On Saturday night I had a little mishap when my j-tube fell out. This isn't uncommon, but Spruce Manor didn't have the size tube I needed so I got an "exciting" ride in an ambulance to the Reading Hospital ER for a tube change. Reading Hospital was actually impressive for what I saw them for. Knew what they were doing, unlike other ER's I have been to for tube changes.

I'll be here probably a couple more weeks at least. I'd like to be out for my b-day, or at least be allowed out for a b-day break. My mom is coming by Saturday to do my laundry so it doesn't get lost w/ other resident clothing, and to bring me more junk for this upcoming week. I really hope this pays off in the end. It's been a tough ordeal, but I'm a lot tougher and I can get through this too. It hasn't been all bad. I've heard some good historical stories from other people. It's just kind of hard to "work out" with people three times my age! Makes me feel...well...99 years old! I probably do for real feel 99 when it comes to pain and stiffness and general mobility. But I'm working on that. It's hard to know how much is nutritional, physical conditions that cause this, or anything I can really change much based on the cause. It's definitely a combo, just not sure what is contributing the most.

Thursday, October 7, 2010

A new journey begins...

On Thursday afternoon I’m going to start in patient rehab at a skilled nursing facility, at
Spruce Manor Nursing & Rehabilitation
220 South 4th Avenue and Spruce Street
West Reading, PA 19611
Phone (610) 374-5175

I’m encouraged, but nervous too. Nervous mostly because it’s so far away from family and friends and I’m not sure exactly what to expect. However, I’m also encouraged because it seems like they will really be able to help me a lot and meet so many of the needs I have all at once rather than the hospital which only does short term fixes based on the problem you are having at the time. It’s been a long time coming. I’ve fallen a lot and surprised I haven’t broken anything yet. In January I hit the ground hard in Target, in June it was Giant, and in the Salvation Army once my whole body went stiff (paralysis), but fortunately I was holding on to the cart and it passed before I collapsed. Lately, I’ve had to go back to using scooters in stores in order to shop. I usually need my walker when I am out, but unfortunately don’t have access to it as it is in the attic and we can’t get up there! So, I’ve just been careful and holding on to things. I‘ve fallen at home quite a bit. I’ve also been close a lot, and stairs have become almost impossible. I rarely go upstairs anymore because it is just way too tough. I Have soooooo much body pain, stiffness, and temporary paralysis sometimes. Those may be medical conditions (the paralysis especially) that can’t be helped by rehab, but I imagine the pain and stiffness can be improved with better nutrition and some good rehab. If you don’t remember, Dr. Kareem told me over a year ago that I am now in a palliative state in my life which, in this instance, means learning how to live with my conditions as normally as possible because he knows I will never be cured or well enough to live a normal life. I’ve tried on my own by increasing life activities and stuff to be “normal” but the fact is, my medical conditions just keep bringing me down and over time I have gotten into a state where I have days I feel like I did pre-transplant and can’t even get out of bed and I do NOT want to go there. I want to nip this before I get that bad off again.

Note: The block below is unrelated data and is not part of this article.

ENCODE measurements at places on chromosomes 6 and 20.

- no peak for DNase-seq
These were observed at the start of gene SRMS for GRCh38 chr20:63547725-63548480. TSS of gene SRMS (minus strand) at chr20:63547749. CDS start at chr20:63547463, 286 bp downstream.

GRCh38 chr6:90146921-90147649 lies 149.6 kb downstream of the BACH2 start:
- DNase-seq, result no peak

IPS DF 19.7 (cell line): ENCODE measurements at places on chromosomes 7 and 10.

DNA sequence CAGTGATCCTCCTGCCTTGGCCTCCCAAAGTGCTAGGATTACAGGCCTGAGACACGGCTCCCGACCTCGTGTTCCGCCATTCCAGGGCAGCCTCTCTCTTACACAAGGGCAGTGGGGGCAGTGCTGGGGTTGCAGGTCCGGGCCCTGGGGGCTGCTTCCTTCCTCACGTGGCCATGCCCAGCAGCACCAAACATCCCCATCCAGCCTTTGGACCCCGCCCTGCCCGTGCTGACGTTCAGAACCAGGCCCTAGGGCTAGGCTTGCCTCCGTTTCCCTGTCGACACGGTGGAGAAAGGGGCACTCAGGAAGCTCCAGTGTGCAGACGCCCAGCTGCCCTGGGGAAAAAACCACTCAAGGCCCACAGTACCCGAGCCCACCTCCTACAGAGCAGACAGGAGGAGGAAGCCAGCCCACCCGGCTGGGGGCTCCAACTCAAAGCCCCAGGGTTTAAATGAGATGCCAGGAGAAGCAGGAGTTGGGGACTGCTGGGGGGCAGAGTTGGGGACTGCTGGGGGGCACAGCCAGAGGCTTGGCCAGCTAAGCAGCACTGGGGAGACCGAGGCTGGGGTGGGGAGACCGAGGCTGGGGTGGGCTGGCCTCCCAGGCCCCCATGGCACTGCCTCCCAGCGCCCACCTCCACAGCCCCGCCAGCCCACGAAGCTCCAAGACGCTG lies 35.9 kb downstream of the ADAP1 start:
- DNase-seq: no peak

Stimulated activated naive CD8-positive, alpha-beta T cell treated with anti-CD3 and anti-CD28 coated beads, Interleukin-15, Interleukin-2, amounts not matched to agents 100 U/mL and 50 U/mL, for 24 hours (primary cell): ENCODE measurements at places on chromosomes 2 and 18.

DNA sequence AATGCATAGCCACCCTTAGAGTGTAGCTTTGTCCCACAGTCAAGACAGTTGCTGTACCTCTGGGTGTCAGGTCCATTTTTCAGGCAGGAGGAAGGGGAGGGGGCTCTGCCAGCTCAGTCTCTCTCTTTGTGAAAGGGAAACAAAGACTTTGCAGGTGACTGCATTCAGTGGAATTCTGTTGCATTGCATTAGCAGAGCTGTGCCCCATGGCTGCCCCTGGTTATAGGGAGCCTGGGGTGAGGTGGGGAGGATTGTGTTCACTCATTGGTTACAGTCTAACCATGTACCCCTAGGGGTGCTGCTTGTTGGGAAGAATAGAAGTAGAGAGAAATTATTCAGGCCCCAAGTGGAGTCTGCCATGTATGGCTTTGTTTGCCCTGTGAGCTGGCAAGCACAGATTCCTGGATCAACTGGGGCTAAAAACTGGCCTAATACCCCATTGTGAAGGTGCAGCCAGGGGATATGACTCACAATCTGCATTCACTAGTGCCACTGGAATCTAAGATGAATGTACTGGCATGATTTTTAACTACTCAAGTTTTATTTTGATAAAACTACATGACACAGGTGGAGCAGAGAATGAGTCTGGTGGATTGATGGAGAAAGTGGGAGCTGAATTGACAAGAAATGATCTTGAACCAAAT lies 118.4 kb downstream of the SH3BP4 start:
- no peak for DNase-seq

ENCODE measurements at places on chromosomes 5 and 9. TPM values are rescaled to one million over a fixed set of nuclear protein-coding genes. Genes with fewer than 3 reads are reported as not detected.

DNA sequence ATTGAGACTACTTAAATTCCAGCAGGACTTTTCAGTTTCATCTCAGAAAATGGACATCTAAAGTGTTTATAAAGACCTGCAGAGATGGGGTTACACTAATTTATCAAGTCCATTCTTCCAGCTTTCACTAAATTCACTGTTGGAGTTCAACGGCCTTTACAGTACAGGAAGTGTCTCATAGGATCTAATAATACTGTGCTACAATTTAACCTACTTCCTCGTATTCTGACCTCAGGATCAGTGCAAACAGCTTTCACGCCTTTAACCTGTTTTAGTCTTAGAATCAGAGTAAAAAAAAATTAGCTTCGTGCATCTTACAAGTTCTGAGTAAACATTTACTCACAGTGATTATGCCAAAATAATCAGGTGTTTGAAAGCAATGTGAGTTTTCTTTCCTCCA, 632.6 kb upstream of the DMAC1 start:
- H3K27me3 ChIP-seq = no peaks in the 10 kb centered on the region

This facility I am going to may be far, but I think it is worth it. I am quite impressed with how careful they are being, from reading the info on their site, and in speaking with the admissions director there. This is what they can/will provide for me:
-Physical rehab- getting me walking better so I don’t fall or wobble so much, getting upper body strength improved, overall rehab…just feeling physically stronger all over. Right now I tire out so easily that I have trouble showering, getting dressed, and get up as little as possible because it takes so much energy. That’s a bad spiral because the less I do, the worse it makes that. However, I have still been getting out occasionally to do some things which has been good, but I’ve also had to cut back on a lot of things I love so much (like working in the wheelhouse, social activities, etc) because I just don’t have the strength.
-nutrition therapy/digestive care- tube feedings still, but also can have a dietitian involved to help me work on some sensible diet, if possible (I want to try to retrain my gut and see if I can get more down), and at least be involved in perhaps helping me work through some of the digestive issues. I want to see if possible we can work on speeding up my tube feeds so I can get them just overnight and balance it out with better eating.